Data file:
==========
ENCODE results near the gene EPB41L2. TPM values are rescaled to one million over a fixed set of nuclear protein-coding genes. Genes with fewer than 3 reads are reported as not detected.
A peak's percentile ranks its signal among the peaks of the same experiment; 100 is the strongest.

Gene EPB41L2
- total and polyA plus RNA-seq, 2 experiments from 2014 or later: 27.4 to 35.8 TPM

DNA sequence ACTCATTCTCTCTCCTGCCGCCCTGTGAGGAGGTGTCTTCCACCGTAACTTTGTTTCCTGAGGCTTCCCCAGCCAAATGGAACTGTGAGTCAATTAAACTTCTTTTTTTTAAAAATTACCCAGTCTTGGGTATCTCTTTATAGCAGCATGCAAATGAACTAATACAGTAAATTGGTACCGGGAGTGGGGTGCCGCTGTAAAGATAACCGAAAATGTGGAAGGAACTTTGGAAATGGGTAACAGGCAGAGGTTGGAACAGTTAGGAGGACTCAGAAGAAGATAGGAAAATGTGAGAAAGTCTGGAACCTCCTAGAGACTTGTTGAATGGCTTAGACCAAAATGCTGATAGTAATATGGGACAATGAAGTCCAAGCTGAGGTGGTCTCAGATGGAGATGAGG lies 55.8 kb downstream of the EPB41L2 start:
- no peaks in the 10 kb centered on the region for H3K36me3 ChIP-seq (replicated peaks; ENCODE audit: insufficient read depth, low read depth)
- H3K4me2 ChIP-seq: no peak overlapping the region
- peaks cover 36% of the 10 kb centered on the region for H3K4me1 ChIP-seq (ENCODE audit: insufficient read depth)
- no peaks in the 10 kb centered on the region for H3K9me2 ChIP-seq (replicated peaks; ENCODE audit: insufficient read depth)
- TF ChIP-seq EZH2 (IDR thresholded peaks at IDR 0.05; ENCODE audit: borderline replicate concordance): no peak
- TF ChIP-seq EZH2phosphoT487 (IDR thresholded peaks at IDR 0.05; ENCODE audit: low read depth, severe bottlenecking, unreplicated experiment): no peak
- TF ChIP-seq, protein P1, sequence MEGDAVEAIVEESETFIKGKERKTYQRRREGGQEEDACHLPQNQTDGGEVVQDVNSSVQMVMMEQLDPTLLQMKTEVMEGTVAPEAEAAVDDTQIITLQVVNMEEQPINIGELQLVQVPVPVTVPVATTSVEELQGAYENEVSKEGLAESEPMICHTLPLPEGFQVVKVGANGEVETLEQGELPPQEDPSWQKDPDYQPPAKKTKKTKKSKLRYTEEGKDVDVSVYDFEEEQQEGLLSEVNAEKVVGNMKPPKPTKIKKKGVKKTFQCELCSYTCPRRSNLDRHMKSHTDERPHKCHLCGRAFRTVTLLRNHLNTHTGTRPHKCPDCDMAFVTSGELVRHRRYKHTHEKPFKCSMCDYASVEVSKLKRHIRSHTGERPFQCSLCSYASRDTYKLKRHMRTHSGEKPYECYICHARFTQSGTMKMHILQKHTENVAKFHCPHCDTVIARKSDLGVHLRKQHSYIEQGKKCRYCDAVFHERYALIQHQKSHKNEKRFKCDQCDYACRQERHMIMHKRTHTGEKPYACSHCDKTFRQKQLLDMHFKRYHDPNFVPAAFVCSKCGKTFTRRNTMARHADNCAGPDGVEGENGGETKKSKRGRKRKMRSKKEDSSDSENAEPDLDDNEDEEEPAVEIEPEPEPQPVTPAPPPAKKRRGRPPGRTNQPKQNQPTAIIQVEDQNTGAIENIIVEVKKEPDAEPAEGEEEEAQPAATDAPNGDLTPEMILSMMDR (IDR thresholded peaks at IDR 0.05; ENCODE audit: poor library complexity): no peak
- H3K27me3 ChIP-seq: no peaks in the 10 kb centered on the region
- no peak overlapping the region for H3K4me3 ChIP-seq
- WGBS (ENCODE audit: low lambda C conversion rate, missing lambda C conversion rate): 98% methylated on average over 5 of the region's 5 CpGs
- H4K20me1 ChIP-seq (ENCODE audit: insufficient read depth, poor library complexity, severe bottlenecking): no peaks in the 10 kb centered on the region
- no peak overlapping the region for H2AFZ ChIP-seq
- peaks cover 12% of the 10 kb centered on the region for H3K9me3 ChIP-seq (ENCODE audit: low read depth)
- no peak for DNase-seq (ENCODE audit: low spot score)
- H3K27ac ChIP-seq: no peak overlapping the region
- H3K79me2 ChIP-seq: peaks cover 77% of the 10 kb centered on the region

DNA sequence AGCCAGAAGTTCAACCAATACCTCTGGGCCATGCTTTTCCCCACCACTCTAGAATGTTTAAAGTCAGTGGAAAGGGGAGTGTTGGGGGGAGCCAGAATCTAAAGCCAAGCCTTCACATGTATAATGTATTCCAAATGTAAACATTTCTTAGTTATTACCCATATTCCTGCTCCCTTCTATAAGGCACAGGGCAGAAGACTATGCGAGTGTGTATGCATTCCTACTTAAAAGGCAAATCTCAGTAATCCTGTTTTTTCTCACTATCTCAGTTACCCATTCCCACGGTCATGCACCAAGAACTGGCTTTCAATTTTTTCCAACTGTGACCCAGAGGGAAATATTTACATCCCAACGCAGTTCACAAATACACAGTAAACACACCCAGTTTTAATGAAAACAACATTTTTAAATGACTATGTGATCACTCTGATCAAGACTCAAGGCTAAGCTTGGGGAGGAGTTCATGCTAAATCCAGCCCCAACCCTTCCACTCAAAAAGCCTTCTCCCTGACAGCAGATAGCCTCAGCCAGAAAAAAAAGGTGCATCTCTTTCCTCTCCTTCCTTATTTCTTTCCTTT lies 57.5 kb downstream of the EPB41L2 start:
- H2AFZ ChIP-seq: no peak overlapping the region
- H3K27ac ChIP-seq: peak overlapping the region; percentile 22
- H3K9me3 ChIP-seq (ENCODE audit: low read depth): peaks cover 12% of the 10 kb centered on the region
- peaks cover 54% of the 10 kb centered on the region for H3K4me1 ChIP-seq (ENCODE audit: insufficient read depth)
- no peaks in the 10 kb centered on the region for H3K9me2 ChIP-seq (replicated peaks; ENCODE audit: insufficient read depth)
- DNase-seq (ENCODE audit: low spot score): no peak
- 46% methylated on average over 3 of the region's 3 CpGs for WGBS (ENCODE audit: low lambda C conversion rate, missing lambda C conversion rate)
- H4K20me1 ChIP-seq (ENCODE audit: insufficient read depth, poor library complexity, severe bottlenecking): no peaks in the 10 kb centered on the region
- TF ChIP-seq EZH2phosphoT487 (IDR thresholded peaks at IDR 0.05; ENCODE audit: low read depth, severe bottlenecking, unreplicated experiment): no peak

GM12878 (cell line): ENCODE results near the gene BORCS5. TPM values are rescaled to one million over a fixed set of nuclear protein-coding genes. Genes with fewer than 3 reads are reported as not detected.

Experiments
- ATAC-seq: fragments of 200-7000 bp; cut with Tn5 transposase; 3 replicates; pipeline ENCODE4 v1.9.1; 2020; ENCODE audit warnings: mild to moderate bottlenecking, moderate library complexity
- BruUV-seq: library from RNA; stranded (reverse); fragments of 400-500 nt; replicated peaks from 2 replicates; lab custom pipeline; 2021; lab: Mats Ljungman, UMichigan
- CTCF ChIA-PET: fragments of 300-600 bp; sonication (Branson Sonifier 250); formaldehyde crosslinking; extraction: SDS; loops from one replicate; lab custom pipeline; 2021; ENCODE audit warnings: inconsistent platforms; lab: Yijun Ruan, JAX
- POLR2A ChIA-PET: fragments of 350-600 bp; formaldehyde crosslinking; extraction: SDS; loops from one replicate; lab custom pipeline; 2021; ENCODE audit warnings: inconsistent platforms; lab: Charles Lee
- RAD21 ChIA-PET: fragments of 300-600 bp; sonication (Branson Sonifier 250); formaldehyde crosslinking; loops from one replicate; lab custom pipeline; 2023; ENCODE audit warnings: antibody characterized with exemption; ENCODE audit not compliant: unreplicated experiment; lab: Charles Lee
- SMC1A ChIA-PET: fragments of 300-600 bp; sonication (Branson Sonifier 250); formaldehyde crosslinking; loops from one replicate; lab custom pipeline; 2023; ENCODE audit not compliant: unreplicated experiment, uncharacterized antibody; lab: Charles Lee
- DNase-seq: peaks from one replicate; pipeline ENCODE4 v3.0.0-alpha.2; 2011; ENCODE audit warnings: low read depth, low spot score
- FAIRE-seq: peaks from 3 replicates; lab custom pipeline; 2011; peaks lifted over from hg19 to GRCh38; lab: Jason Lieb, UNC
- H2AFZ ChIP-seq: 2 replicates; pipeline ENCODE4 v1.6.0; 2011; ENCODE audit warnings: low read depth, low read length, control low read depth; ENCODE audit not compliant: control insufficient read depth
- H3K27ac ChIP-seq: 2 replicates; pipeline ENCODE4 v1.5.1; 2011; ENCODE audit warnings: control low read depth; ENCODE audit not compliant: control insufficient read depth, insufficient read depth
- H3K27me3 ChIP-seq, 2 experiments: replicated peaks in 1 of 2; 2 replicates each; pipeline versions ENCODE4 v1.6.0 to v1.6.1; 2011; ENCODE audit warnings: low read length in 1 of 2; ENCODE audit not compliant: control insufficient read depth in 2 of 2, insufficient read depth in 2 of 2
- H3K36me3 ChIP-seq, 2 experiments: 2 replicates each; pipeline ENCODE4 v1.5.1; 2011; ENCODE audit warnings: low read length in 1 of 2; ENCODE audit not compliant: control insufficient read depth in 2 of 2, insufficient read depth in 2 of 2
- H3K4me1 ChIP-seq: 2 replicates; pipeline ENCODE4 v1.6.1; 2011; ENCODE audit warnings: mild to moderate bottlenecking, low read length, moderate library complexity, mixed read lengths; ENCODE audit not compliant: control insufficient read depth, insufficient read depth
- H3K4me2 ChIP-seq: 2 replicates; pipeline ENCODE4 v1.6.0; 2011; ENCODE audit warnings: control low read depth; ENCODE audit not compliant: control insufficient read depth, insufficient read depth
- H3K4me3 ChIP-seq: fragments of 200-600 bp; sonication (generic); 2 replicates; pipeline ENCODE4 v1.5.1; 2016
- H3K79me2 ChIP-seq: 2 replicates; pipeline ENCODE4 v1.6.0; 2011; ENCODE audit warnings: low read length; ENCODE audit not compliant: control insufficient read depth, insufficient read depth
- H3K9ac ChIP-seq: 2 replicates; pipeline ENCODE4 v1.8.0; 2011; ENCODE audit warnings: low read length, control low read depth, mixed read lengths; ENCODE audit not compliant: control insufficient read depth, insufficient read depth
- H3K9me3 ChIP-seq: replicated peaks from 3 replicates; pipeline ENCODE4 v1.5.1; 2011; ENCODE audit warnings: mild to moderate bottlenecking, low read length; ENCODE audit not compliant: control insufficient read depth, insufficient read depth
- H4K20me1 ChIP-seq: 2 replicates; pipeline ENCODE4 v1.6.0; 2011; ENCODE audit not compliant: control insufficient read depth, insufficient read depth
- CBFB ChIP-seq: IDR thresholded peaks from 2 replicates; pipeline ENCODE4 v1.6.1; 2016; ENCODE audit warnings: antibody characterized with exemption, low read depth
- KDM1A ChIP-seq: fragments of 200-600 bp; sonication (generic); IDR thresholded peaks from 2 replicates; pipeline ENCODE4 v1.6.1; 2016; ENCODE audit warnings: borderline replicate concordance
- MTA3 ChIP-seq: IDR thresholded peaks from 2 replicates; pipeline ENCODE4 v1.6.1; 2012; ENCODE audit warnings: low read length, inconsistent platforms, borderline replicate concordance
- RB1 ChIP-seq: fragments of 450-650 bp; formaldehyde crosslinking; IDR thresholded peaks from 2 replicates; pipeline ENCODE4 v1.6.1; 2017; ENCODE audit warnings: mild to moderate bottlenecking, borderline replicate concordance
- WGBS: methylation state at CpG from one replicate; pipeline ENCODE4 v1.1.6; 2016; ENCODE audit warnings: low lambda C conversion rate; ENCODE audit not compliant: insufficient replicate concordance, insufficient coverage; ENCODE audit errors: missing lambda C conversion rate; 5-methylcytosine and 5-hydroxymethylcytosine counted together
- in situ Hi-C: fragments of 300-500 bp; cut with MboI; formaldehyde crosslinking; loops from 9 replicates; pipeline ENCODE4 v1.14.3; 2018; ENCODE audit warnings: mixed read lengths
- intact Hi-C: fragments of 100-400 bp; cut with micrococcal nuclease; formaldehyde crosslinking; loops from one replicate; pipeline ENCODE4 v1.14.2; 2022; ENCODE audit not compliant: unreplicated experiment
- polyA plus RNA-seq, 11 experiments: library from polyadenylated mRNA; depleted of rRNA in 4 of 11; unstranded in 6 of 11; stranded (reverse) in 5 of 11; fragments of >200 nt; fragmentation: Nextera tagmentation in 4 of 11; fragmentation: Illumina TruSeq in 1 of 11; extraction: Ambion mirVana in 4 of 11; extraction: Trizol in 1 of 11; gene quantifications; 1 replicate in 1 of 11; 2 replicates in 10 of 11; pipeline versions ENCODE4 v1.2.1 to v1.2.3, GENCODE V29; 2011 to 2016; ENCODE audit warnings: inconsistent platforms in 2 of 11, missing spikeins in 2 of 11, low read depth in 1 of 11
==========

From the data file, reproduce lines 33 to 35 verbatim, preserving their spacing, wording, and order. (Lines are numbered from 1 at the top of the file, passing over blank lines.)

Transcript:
Experiments
- ATAC-seq: fragments of 200-7000 bp; cut with Tn5 transposase; 3 replicates; pipeline ENCODE4 v1.9.1; 2020; ENCODE audit warnings: mild to moderate bottlenecking, moderate library complexity
- BruUV-seq: library from RNA; stranded (reverse); fragments of 400-500 nt; replicated peaks from 2 replicates; lab custom pipeline; 2021; lab: Mats Ljungman, UMichigan